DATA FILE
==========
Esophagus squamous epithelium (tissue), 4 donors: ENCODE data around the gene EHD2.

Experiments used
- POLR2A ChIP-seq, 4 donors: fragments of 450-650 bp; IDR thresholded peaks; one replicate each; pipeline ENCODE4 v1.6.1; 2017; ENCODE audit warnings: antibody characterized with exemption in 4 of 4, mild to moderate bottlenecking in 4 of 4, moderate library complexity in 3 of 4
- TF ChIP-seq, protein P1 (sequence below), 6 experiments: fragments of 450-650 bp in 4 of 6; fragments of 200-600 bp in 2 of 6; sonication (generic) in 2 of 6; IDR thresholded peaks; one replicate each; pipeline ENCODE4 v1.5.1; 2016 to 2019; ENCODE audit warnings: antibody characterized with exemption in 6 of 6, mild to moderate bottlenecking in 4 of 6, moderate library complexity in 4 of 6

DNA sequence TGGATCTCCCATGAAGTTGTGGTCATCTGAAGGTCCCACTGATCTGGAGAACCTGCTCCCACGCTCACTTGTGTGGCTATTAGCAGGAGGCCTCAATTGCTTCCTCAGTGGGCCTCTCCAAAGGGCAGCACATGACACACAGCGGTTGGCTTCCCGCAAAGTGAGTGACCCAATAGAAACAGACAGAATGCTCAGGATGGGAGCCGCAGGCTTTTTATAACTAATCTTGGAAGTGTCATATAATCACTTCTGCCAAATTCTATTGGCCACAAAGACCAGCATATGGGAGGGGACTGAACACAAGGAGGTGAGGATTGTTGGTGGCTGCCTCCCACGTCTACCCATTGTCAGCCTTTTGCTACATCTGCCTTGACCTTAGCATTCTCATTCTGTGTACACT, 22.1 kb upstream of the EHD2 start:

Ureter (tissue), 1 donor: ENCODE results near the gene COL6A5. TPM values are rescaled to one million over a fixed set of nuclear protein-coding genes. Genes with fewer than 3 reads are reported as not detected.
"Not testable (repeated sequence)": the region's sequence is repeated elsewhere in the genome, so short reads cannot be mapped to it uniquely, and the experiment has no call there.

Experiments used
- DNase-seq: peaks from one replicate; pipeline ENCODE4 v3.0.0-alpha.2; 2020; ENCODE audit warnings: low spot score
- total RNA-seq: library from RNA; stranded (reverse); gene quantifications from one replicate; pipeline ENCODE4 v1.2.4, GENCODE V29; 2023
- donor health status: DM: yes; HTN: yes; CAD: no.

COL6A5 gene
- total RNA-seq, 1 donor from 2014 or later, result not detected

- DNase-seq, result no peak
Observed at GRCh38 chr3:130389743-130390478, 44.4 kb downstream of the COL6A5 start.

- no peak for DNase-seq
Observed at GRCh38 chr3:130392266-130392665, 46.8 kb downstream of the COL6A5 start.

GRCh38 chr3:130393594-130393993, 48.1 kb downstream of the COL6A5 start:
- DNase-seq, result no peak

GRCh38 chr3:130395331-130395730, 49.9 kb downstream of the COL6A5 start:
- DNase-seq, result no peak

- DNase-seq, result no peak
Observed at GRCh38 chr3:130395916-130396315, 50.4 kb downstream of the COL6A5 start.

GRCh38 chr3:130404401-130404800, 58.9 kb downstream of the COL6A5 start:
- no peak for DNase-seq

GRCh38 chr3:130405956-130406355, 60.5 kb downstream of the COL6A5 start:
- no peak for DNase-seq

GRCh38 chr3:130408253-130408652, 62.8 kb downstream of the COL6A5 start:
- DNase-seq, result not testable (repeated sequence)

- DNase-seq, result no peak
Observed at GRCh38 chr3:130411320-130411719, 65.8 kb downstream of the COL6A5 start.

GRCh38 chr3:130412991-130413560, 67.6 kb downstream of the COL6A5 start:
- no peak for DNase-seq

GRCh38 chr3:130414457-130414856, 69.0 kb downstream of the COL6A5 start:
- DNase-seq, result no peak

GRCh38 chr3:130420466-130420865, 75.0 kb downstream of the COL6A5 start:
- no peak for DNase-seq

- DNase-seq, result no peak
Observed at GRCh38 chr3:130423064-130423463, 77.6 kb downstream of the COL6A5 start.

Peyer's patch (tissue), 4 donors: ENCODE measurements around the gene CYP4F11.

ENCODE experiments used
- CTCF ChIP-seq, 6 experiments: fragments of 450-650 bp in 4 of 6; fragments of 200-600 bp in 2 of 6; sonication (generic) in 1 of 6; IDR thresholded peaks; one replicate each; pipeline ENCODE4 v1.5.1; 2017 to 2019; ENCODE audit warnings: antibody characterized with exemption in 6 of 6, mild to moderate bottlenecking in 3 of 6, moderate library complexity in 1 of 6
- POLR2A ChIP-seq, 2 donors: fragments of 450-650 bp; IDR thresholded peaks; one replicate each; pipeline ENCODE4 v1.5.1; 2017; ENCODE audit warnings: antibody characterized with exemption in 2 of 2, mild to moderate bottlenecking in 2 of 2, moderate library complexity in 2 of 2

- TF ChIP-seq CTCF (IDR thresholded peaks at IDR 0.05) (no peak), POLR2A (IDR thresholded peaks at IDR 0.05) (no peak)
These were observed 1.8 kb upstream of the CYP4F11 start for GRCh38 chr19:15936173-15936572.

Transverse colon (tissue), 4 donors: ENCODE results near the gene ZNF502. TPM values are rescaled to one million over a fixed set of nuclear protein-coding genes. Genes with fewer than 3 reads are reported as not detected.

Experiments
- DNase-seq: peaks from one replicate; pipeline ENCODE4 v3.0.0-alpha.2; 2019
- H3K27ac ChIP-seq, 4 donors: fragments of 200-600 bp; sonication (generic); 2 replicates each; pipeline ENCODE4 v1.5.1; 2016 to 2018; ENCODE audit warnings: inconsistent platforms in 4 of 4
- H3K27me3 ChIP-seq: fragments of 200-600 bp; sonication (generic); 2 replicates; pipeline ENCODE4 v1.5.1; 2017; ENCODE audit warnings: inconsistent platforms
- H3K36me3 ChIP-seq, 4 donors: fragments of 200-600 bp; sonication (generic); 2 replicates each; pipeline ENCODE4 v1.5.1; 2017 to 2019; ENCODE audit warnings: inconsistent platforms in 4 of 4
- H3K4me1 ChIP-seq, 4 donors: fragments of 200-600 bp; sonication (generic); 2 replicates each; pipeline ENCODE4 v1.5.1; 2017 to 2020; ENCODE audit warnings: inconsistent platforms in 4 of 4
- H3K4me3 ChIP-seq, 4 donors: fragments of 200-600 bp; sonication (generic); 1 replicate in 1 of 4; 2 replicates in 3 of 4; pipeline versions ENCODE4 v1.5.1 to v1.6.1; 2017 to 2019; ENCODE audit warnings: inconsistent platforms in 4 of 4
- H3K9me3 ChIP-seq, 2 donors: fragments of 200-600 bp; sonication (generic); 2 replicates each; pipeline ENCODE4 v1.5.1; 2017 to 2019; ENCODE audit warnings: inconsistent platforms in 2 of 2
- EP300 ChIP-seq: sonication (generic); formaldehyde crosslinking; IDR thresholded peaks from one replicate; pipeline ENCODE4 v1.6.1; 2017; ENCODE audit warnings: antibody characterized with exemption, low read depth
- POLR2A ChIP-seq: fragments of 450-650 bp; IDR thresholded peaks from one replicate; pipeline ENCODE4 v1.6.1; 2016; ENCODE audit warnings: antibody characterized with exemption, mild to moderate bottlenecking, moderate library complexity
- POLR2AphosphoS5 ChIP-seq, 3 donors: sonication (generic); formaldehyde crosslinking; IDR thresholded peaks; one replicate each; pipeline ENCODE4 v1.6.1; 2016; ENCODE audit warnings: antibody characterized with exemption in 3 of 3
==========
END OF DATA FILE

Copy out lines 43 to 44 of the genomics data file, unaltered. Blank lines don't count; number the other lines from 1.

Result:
- POLR2A ChIP-seq, 2 donors: fragments of 450-650 bp; IDR thresholded peaks; one replicate each; pipeline ENCODE4 v1.5.1; 2017; ENCODE audit warnings: antibody characterized with exemption in 2 of 2, mild to moderate bottlenecking in 2 of 2, moderate library complexity in 2 of 2

- TF ChIP-seq CTCF (IDR thresholded peaks at IDR 0.05) (no peak), POLR2A (IDR thresholded peaks at IDR 0.05) (no peak)